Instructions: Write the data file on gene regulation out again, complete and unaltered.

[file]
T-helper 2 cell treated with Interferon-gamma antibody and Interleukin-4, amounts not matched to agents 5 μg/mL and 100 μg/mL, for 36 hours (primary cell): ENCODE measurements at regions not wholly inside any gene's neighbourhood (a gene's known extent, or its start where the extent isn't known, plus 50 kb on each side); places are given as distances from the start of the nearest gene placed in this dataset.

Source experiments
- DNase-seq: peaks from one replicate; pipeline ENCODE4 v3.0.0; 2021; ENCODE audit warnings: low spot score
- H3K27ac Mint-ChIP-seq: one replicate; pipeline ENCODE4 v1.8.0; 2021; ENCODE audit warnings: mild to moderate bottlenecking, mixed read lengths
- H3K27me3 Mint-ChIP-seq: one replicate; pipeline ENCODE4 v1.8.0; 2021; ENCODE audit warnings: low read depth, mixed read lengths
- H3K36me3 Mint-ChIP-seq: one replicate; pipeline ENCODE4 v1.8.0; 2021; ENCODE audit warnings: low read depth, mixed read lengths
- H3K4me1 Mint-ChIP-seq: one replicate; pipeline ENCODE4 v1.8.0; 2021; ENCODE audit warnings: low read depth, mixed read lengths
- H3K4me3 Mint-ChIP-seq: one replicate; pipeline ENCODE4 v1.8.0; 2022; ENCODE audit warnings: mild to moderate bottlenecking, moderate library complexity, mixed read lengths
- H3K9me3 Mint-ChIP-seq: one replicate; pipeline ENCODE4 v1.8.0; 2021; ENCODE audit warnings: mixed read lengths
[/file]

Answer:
T-helper 2 cell treated with Interferon-gamma antibody and Interleukin-4, amounts not matched to agents 5 μg/mL and 100 μg/mL, for 36 hours (primary cell): ENCODE measurements at regions not wholly inside any gene's neighbourhood (a gene's known extent, or its start where the extent isn't known, plus 50 kb on each side); places are given as distances from the start of the nearest gene placed in this dataset.

Source experiments
- DNase-seq: peaks from one replicate; pipeline ENCODE4 v3.0.0; 2021; ENCODE audit warnings: low spot score
- H3K27ac Mint-ChIP-seq: one replicate; pipeline ENCODE4 v1.8.0; 2021; ENCODE audit warnings: mild to moderate bottlenecking, mixed read lengths
- H3K27me3 Mint-ChIP-seq: one replicate; pipeline ENCODE4 v1.8.0; 2021; ENCODE audit warnings: low read depth, mixed read lengths
- H3K36me3 Mint-ChIP-seq: one replicate; pipeline ENCODE4 v1.8.0; 2021; ENCODE audit warnings: low read depth, mixed read lengths
- H3K4me1 Mint-ChIP-seq: one replicate; pipeline ENCODE4 v1.8.0; 2021; ENCODE audit warnings: low read depth, mixed read lengths
- H3K4me3 Mint-ChIP-seq: one replicate; pipeline ENCODE4 v1.8.0; 2022; ENCODE audit warnings: mild to moderate bottlenecking, moderate library complexity, mixed read lengths
- H3K9me3 Mint-ChIP-seq: one replicate; pipeline ENCODE4 v1.8.0; 2021; ENCODE audit warnings: mixed read lengths